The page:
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Radioisotope Power Systems: An Imperative for Maintaining U.S. Leadership in Space Exploration TABLE 2.1 U.S. Spacecraft Using Radioisotope Power Systems Spacecraft Power Source No. of RPSs Mission Type Launch Date Location Transit 4A SNAP-3B7 1 Navigational 06/29/1961 Currently in orbit Transit 4B SNAP-3B8 1 Navigational 11/15/1961 Currently in orbit Transit 5BN-1 SNAP-9A 1 Navigational 09/28/1963 Currently in orbit Transit 5BN-2 SNAP-9A 1 Navigational 12/05/1963 Currently in orbit Transit 5BN-3 SNAP-9A 1 Navigational 04/12/1964 Reentered; burned up Nimbus B-1 SNAP-19B2 2 Meteorological 05/18/1968 Aborted; retrieved Nimbus III SNAP-19B3 2 Meteorological 04/14/1969 Currently in orbit Apollo 12 SNAP-27 1 Lunar/ALSEP 11/14/1969 On lunar surface Apollo 13 SNAP-27 1 Lunar/ALSEP 04/11/1970 Reentered in South Pacific Apollo 14 SNAP-27 1 Lunar/ALSEP 01/31/1971 On lunar surface Apollo 15 SNAP-27 1 Lunar/ALSEP 07/26/1971 On lunar surface Pioneer 10 SNAP-19 4 Planetary/Sun escape 03/02/1972 Heliosheath Apollo 16 SNAP-27 1 Lunar/ALSEP 04/16/1972 On lunar surface Triad-01-1X Transit-RTG 1 Navigational 09/02/1972 Currently in orbit Apollo 17 SNAP-27 1 Lunar/ALSEP 12/07/1972 On lunar surface Pioneer 11 SNAP-19 4 Planetary/Sun escape 04/05/1973 Heliosheath Viking 1 SNAP-19 2 Mars Lander 08/20/1975 On martian surface Viking 2 SNAP-19 2 Mars Lander 09/09/1975 On martian surface LES 8, LES 9 MHW-RTG 2, 2 Communication 03/14/1976 Currently in orbit Voyager 2 MHW-RTG 3 Planetary/Sun escape 08/20/1977 Heliosheath Voyager 1 MHW-RTG 3 Planetary/Sun escape 09/05/1977 Heliosheath Galileo GPHS-RTG 2 Planetary (Jupiter) 10/18/1989 Intentionally deorbited into Jupiter Ulysses GPHS-RTG 1 Solar and space physics 10/06/1990 Heliocentric, polar orbit Cassini GPHS-RTG 3 Planetary (Saturn) 10/15/1997 Operating at Saturn New Horizons GPHS-RTG 1 Planetary/Sun escape 01/19/2006 En route to Pluto NOTE: ALSEP, Apollo Lunar Surface Experiments Package; GPHS, general purpose heat source; LES, Lincoln Experimental Satellite; MHW, Multi-hundred Watt; RTG, radioisotope thermoelectric generator; SNAP, Systems for Nuclear Auxiliary Power. SOURCES: Data from G.L. Bennett, J.J. Lombardo, and B.J. Rock, “Development and use of nuclear power sources for space applications,” Journal of the Astronautical Sciences 29 (October-December):321-342, 1981; N.L. Johnson, “Nuclear power supplies in orbit,” Space Policy 2:223-233, 1986; G.L. Bennett, “Space Nuclear Power: Opening the Final Frontier,” AIAA 2006-4191, p. 2, presentation at 4th International Energy Conversion Engineering Conference and Exhibit, San Diego, Calif., June 26-29, 2006. materials and facilities. Other federal legislation allocates responsibilities for regulating nuclear materials between the DOE and the Nuclear Regulatory Commission. In the United States, only the DOE is authorized to own space nuclear power systems. Therefore, NASA must team with the DOE to manufacture, launch, and operate RPSs in space. The DOE also owns and operates the nuclear facilities that are used to develop, fabricate, assemble, and test RPS systems and hardware that involve nuclear fuels. Although the DOE always retains ownership of RPSs, NASA may have custody. The nuclear fuel is integrated with other RPS components at DOE facilities located at several DOE sites. In addition, DOE regulations apply to the RPS storage, handling, and checkout facility at NASA Kennedy Space Center. The NASA-DOE partnership to provide RPSs for space exploration has been extremely successful, with decades of mission success (see Appendix E). Scientific results of RPS missions have often greatly exceeded initial expectations because the RPSs powering those missions have far exceeded their design lifetimes.4 The DOE writes nuclear safety requirements applicable for the operations they perform. These requirements are similar to those established by the Nuclear Regulatory Commission and other agencies that regulate other types of nuclear operations. For example, regulations specify that safety should be engineered into systems during their design and development, and systems and processes should be designed and implemented with the goal of reducing radiation exposures to as low as reasonably achievable. 4 Voyager 1 and Voyager 2, originally designed for a 5-year mission to the Saturn system, are still sending back scientific data 31 years after launch. Voyager 2 became the first and only spacecraft to fly by Uranus and Neptune, and both spacecraft are now out of the ecliptic plane. The Voyager RPSs are projected to provide enough power for these spacecraft to operate until approximately 2020.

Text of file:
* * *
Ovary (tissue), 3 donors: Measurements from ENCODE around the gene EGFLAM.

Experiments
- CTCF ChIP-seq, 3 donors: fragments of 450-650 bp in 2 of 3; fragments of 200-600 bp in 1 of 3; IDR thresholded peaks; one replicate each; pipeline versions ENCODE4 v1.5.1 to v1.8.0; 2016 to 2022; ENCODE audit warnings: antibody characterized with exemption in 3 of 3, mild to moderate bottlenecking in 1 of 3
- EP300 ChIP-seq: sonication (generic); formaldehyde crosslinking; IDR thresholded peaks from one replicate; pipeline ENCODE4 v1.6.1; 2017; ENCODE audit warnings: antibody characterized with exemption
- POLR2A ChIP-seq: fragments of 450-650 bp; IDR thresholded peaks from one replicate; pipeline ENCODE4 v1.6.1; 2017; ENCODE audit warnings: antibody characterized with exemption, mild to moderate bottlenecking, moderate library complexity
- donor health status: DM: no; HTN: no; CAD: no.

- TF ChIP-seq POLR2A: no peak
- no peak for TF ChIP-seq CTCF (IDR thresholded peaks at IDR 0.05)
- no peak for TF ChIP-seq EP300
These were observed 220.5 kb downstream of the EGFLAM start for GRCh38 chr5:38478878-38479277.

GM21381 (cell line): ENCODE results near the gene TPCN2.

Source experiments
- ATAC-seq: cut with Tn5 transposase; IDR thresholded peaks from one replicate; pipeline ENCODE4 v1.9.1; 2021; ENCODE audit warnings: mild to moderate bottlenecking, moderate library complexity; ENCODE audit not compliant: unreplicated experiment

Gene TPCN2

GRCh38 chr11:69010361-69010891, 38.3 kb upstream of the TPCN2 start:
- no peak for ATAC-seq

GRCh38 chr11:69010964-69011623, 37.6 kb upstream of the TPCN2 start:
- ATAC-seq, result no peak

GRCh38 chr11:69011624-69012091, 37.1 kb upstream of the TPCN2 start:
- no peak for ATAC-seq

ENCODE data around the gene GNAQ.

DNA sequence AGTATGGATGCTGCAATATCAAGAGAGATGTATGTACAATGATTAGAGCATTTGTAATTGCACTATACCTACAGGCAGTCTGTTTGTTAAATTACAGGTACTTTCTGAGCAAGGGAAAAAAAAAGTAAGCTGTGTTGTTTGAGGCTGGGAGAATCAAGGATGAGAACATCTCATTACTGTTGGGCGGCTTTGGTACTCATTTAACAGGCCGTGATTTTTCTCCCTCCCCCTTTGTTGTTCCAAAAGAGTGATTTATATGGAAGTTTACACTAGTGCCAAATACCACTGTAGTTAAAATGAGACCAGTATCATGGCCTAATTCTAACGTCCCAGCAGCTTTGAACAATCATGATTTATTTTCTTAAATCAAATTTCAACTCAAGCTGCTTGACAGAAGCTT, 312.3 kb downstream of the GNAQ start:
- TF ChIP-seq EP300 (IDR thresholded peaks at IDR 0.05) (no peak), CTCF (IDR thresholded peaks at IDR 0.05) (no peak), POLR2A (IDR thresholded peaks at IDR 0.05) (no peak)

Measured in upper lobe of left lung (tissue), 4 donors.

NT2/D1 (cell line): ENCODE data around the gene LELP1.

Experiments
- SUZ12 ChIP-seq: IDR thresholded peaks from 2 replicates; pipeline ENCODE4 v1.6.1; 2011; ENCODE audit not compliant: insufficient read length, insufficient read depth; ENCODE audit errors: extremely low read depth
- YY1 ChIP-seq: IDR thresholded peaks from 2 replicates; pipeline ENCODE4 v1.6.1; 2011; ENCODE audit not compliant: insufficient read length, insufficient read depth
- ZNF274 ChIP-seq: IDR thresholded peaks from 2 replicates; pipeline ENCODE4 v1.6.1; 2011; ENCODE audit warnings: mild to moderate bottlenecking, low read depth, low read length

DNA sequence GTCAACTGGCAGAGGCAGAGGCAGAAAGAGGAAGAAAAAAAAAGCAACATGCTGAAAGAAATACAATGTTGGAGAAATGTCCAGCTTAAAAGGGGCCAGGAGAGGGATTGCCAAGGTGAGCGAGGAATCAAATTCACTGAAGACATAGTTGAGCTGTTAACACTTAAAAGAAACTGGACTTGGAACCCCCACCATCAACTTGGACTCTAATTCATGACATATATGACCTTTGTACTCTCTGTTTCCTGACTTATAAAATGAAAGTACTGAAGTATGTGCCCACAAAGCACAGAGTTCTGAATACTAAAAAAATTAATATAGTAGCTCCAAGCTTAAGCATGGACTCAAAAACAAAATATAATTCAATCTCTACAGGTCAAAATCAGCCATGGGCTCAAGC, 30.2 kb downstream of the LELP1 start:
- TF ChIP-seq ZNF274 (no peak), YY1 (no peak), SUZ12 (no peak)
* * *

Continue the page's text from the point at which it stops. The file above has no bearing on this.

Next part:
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Radioisotope Power Systems: An Imperative for Maintaining U.S. Leadership in Space Exploration TABLE 2.2 RPS Contribution to Space Science and Exploration Missions NOTE: ATHLETE, All-Terrain Hex-Legged Extra-Terrestrial Explorer (rover); CSSR, Comet Surface Sample Return; EAL, Europa Astrobiology Lander; EE, Europa Explorer; GO, Ganymede Observer; ILN, International Lunar Network; IO, Io Observer; MSL, Mars Science Laboratory; MSR, Mars Sample Return; NTE, Neptune-Triton Explorer; PR, Pressurized Rover; SB, small bodies; S/M NET, seismological/meteorological network science; SPABSR, South Pole-Aitken Basin Sample Return; TE, Titan/Enceladus Explorer; VISE, Venus In-Situ Explorer; VME, Venus Mobile Explorer. SOURCE: T.J. Sutliff, NASA, “Space Science and RPSs, What Missions Cannot Be Accomplished without RPSs,” presentation to the Radioisotope Power Systems Committee, January 12, 2009, Irvine, California. Agreements between NASA and the DOE A memorandum of understanding between the secretary of energy and the NASA administrator defines NASA’s and DOE’s roles and responsibilities regarding research, technology development, design, production, delivery, space-vehicle integration, launch, and operation of RPSs (DOE, 1991). DOE’s responsibilities include the design, development, fabrication, evaluation, testing, and delivery of RPSs to meet NASA system-performance and schedule requirements. In accordance with the National Environmental Policy Act (NEPA, 1970), the DOE assesses potential environmental impacts from activities related to nuclear material operations, transportation, and storage. The DOE also provides nuclear risk assessments in support of environmental impact statements that NASA prepares to comply with NEPA for the launch of a spacecraft utilizing an RPS system. The DOE is also responsible for specifying minimum radiological, public-health, and safety criteria and procedures for the use of RPSs; providing safeguards and security guidance for NASA facilities and services; supporting NASA operational plans, mission definition, environmental analysis, launch